The curious case of Mark Reynolds

If you would have asked me in May if there were any chance of Mark Reynolds returning to the Orioles in 2013, it would have been a short conversation.

"Nope," would have been the answer.


Honestly, as late as July, there was a sense that the Orioles were kicking around the idea of releasing Reynolds and eating his remaining 2012 salary.

Isn't it crazy how things work out?

It's now October. And Reynolds, a butcher at third base, worked his way into becoming a pretty darn good first baseman. He also cut down on his strikeouts this year (from 1 per every 2.72 at-bats to 1 per every 2.87 at-bats). He fanned 159 times, his lowest since his rookie year in 2007.

And now I am writing about whether the Orioles can afford Reynolds next year – and if they can afford to let him go.

The Orioles have an $11 million option on Reynolds for 2013.

If they exercised it, Reynolds, who hit just 23 homers and also had his lowest RBI total and slugging percentage since 2007, would be the second highest paid player on the roster for next season, behind only Nick Markakis (Adam Jones doesn't top the $11 million mark until 2014).

Relatively speaking, Reynolds isn't worth $11 million. So the Orioles can buy out that option for $500,000 and he would still be under contract with the club because he has one year of arbitration remaining.

However, because he made $7.5 million last year, and still had 20+ homers, led the team in walks and played good defense, he's likely to get a solid raise through arbitration, perhaps putting him in the $9 million or so range. So the Orioles aren't saving much money by going that route.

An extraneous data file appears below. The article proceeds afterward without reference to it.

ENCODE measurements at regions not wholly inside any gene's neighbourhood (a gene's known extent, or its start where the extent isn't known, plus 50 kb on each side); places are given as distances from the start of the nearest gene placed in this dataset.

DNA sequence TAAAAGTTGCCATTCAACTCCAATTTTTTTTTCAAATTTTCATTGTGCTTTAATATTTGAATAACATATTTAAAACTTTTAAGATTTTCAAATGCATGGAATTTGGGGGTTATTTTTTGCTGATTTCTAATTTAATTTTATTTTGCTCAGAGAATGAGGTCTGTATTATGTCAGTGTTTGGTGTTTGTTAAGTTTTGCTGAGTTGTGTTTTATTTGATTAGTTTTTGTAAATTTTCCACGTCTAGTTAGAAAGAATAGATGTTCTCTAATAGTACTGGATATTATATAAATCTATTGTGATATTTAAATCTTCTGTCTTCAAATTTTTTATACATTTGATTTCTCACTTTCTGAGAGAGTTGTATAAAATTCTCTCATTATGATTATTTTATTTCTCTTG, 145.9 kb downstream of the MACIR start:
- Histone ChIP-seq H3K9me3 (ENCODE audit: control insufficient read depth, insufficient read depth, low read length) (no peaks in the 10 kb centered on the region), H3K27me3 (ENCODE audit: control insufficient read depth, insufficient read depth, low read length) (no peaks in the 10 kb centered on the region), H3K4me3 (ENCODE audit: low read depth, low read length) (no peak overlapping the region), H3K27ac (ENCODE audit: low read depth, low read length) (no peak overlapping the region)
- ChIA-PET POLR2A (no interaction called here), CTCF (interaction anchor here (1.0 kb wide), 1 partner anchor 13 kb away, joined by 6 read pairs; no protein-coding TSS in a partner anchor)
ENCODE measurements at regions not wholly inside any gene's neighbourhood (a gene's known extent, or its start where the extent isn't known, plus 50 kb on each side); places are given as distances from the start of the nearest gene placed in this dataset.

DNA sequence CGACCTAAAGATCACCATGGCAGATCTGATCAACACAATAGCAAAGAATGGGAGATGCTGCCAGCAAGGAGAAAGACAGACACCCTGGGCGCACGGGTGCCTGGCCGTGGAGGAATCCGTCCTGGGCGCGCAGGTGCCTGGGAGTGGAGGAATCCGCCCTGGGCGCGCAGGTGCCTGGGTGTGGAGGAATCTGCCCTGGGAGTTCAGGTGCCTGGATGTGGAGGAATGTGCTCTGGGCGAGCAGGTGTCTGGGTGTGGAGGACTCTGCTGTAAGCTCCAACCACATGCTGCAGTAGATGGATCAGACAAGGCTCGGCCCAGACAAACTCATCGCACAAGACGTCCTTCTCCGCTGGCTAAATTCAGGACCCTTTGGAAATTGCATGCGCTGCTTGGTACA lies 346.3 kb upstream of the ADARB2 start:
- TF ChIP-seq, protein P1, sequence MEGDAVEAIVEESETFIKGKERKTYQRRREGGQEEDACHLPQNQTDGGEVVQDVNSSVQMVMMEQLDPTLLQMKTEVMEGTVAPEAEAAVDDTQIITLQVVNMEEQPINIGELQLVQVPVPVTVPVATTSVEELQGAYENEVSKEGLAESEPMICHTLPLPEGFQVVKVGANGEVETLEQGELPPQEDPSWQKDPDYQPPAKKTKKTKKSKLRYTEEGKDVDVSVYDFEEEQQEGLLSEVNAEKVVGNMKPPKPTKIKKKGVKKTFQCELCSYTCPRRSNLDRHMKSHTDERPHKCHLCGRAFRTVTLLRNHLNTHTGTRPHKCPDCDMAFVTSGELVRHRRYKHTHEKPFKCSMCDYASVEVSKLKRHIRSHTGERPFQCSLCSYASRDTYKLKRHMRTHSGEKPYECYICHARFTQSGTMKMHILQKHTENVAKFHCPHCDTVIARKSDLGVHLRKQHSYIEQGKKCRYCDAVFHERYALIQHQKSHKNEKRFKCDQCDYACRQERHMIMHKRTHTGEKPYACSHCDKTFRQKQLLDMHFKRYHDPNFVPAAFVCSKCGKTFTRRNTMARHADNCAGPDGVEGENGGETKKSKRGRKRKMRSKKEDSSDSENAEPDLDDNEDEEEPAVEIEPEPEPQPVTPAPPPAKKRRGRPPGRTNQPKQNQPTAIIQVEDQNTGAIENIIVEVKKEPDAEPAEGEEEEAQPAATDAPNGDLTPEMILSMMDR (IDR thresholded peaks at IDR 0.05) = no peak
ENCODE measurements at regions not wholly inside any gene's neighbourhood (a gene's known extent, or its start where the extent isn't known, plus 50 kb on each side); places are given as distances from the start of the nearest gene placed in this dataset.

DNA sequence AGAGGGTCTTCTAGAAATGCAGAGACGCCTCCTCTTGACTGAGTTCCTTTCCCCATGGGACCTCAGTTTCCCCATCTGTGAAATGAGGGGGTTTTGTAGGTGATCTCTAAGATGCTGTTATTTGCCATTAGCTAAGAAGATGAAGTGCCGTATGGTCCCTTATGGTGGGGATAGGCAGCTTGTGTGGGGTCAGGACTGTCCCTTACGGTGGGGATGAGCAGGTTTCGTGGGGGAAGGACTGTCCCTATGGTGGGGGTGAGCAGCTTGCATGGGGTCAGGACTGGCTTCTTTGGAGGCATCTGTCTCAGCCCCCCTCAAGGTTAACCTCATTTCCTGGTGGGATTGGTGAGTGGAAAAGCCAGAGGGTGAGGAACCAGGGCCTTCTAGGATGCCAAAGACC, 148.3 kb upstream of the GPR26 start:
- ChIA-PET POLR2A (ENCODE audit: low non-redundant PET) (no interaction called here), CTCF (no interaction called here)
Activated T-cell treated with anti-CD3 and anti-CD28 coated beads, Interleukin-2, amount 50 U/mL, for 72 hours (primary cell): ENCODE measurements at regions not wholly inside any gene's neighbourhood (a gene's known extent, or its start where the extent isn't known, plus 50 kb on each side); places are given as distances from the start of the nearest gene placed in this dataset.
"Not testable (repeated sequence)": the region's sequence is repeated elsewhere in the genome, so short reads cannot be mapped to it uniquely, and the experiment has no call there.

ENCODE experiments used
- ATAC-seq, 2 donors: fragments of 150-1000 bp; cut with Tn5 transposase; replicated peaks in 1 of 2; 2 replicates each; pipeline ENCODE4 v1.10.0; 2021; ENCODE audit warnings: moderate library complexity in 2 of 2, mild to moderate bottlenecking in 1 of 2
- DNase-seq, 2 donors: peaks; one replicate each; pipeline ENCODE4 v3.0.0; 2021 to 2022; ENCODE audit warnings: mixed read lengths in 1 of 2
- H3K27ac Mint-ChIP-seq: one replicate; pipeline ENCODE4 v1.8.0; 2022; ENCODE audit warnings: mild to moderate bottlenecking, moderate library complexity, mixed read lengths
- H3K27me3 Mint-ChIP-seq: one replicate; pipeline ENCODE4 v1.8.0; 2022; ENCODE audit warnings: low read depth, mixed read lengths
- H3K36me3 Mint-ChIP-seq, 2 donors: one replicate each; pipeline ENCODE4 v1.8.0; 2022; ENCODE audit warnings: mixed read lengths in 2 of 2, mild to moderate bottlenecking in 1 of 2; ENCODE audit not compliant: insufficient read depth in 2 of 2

The most sensible thing is to buy out the option, non-tender him a contract and negotiate at a lower salary on a one-year deal, maybe with an option for 2014.

But there is a danger in that. The first-base, free-agent class is exceptionally weak. Carlos Lee, 36, Carlos Pena, 34, and James Loney, 28, are the headliners. Washington's Adam LaRoche, 33, could be thrown into that group if he and the Nationals can't work something out (the assumption is he declines the $10 million mutual option after a career season and they agree on a multi-year deal).

Reynolds, given his comparative youth and durability, is arguably less of a risk than the above players. He is one of the toughest to wear an Orioles uniform in the past decade. He fits into the Orioles' calm, congenial clubhouse. And he wants to be here.

"I'd definitely like to come back. This is the most fun I've ever had playing baseball, this group of guys," Reynolds said after the club's loss in Game 5 of the ALDS. "There's a bunch of ballplayers in this room. No prima donnas, nobody for themselves. Just ballplayers who pull for each other. And who wouldn't want to be in that environment?"

The Orioles have Chris Davis and Wilson Betemit as potential replacements at first if Reynolds leaves. Joe Mahoney is an option in the minors. And it wouldn't be a surprise if at some point right fielder Nick Markakis was asked to experiment at first to increase position flexibility.

But none – including Davis, who has a reputation as a good first baseman but struggled earlier this year at the position – could match Reynolds defensively in 2012. And that was a key to the Orioles' rise this season.


It's a real interesting dilemma.

What do you do?
Cut Reynolds loose? Attempt to negotiate with him at a lower salary while taking the risk that he'll go elsewhere? Or pick up his option and keep your fingers crossed that he can get his full power stroke back?

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